Landslide generated impulse waves were investigated in a two-dimensional physical laboratory model based on the generalized Froude similarity. Digital particle image velocimetry (PIV) was applied to the landslide impact and wave generation. Areas of interest up to 0.8 m by 0.8 m were investigated. PIV provided instantaneous velocity vector fields in a large area of interest and gave insight into the kinematics of the wave generation process. Differential estimates such as vorticity, divergence, and elongational and shear strain were extracted from the velocity vector fields. At high impact velocities flow separation occurred on the slide shoulder resulting in a hydrodynamic impact crater, whereas at low impact velocities no flow detachment was observed. The hydrodynamic impact craters may be distinguished into outward and backward collapsing impact craters. The maximum crater volume, which corresponds to the water displacement volume, exceeded the landslide volume by up to an order of magnitude. The water displacement caused by the landslide generated the first wave crest and the collapse of the air cavity followed by a run-up along the slide ramp issued the second wave crest. The extracted water displacement curves may replace the complex wave generation process in numerical models. The water displacement and displacement rate were described by multiple regressions of the following three dimensionless quantities: the slide Froude number, the relative slide volume, and the relative slide thickness. The slide Froude number was identified as the dominant parameter.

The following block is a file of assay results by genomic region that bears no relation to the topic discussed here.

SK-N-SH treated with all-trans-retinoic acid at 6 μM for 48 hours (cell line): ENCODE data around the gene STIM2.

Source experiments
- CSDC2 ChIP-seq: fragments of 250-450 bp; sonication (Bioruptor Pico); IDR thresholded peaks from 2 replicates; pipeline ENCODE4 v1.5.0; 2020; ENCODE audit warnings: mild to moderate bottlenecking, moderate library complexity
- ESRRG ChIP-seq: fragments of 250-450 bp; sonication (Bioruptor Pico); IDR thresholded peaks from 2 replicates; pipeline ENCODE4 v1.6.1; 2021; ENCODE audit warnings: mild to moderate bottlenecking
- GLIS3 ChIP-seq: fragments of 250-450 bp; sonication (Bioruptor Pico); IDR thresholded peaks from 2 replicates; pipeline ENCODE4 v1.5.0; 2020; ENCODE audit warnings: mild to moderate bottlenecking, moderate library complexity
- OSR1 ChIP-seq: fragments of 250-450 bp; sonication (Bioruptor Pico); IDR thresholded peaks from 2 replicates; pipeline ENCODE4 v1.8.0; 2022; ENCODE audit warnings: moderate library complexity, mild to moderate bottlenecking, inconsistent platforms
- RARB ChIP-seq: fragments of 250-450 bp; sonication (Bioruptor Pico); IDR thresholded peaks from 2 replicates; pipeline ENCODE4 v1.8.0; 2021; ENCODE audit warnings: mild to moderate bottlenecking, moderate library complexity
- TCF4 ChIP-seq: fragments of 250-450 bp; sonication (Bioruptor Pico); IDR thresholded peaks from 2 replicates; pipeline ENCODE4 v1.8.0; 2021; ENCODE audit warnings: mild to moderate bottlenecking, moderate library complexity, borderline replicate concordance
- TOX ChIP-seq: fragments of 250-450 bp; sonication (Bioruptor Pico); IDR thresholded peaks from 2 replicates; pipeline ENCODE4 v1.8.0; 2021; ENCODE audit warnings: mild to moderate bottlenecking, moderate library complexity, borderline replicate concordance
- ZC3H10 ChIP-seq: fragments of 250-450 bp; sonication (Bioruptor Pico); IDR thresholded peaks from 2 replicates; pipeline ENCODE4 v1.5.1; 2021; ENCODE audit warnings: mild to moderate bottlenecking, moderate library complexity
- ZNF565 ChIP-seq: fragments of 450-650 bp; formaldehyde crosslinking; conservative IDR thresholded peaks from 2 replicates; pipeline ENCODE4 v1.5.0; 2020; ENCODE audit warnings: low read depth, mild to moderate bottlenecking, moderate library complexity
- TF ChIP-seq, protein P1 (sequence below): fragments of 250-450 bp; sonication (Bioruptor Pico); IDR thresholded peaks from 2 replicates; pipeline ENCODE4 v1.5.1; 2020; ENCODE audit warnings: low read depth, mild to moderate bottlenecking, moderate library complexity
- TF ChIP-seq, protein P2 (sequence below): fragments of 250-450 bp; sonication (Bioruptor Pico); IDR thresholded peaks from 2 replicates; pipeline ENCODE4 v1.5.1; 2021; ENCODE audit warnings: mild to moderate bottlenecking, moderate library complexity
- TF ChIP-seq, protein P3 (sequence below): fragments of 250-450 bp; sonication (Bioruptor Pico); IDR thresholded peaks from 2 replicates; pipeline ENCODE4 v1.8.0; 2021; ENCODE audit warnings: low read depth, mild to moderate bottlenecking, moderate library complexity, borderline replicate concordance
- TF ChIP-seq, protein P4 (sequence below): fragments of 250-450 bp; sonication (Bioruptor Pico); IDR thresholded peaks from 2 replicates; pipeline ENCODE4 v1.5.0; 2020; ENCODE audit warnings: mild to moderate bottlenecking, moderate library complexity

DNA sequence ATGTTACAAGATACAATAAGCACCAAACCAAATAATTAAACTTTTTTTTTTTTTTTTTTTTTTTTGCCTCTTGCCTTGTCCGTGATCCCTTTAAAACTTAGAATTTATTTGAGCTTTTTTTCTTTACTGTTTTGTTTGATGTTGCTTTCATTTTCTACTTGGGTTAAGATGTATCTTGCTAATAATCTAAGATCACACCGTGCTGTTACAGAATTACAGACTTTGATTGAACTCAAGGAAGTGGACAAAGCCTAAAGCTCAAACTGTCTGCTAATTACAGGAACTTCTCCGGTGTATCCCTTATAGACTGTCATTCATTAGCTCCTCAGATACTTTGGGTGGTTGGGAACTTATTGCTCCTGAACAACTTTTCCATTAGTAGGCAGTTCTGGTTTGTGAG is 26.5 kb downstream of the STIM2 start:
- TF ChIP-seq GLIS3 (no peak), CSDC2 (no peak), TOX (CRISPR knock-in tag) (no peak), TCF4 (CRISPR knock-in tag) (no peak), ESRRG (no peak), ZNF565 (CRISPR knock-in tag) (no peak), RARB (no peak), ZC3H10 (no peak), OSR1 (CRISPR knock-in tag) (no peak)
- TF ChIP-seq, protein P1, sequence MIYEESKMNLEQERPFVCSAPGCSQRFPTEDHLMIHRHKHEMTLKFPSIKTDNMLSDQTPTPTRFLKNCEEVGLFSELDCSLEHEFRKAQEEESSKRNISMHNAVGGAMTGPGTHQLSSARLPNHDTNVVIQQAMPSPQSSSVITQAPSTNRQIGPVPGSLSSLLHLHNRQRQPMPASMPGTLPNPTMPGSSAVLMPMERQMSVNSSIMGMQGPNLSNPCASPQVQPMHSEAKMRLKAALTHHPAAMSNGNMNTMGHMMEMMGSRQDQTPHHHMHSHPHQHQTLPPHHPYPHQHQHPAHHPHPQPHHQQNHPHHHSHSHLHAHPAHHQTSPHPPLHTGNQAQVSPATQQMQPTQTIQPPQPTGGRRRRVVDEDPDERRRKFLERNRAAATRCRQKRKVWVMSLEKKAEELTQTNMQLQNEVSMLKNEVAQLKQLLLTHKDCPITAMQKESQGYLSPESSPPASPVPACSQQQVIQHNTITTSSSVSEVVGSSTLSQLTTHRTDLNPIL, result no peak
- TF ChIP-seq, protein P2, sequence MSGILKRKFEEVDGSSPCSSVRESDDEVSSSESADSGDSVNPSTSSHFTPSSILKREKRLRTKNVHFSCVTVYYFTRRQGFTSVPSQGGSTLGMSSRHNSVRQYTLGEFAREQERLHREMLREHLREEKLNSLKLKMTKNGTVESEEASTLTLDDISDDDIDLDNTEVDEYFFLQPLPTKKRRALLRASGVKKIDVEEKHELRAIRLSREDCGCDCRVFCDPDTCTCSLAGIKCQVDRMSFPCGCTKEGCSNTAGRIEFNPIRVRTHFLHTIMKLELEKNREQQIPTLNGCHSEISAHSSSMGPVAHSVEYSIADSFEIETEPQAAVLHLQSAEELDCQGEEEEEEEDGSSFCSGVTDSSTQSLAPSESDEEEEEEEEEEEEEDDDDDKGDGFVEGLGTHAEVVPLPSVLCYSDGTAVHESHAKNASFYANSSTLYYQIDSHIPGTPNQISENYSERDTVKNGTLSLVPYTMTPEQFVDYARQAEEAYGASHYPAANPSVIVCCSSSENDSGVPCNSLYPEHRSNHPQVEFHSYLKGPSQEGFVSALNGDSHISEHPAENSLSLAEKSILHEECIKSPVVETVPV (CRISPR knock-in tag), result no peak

Experiments in Fluids – Springer Journals
Published: Oct 28, 2003
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